You can eat it in seed, flour or oil form, you can make clothes and rope out of it as well as biodiesel fuel, paper and building materials. Meet hemp, the old/new super crop. Pretty much the only thing you can't do with hemp is get high on it because it's not the same as marijuana, although they both belong to the cannabis family. It's a super plant and super food that withstands drought, thrives in poor soil, and grows fast.
Hemp oil is extremely rich in essential fatty acids, and according to David Wolfe of Superfood fame "the only known food with ideal ratios of omega-6 and omega-3 fatty acids." The oil is also used in body care products. Hempseed is a complete protein, the leaves are edible and you can make tea out of them. The seeds can be made into butter, bread, beer and milk, similar to a nut milk. Hemp's fiber is one of the strongest fibers on earth, hence its use for rope. But it can also be made into clothing. Hemp clothing is better than cotton in every way - warmer, more absorbent, stronger and more resilient, accepts dye better, extremely durable and it becomes softer and more comfortable the longer you wear it. Hemp can grow pretty much anywhere in the world and yields 2.5 times the fiber the same area planted with cotton would yield. A biodegradable plastic can be made from the stalk as well as building materials like insulation, fiberboard, and hempcrete, all non-toxic and non-off-gasing.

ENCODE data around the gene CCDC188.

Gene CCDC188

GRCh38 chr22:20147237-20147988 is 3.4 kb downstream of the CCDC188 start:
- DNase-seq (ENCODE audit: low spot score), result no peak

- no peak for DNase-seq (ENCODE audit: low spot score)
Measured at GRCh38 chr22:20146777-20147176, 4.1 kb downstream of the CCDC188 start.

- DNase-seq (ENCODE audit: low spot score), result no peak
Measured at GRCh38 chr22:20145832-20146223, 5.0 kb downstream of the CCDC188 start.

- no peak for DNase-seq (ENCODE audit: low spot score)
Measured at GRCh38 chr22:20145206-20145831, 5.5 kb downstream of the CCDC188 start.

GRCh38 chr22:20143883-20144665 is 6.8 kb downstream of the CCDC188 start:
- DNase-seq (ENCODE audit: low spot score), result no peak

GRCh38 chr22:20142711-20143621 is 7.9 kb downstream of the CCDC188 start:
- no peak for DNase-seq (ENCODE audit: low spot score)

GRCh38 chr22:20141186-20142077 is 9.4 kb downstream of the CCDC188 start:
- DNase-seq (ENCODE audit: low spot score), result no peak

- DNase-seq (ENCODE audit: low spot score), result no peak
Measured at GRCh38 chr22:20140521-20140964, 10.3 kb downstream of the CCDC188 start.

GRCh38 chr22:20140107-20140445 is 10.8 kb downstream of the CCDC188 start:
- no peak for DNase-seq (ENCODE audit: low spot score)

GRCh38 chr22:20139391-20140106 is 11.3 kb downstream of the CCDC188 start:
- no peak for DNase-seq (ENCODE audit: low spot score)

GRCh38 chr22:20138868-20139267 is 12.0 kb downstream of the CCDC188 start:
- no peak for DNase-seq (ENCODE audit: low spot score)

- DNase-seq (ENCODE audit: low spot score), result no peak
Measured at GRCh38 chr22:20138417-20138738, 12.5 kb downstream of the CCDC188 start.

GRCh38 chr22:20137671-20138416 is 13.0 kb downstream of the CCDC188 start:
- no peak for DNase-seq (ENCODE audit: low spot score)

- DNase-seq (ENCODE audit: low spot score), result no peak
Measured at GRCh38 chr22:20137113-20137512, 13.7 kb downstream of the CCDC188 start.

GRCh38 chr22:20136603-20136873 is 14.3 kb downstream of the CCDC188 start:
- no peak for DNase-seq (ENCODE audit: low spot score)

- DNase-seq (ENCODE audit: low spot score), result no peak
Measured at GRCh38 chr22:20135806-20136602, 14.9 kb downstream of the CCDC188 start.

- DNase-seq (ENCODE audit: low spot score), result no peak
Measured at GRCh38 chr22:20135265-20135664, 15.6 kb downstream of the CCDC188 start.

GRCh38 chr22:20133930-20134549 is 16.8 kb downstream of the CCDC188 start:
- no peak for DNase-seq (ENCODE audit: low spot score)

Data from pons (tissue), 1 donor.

Hopefully, the silly hemp ban in the US that dates back to the 1930s and was engineered around political and monetary interests will be lifted soon as people become more aware of this super crop.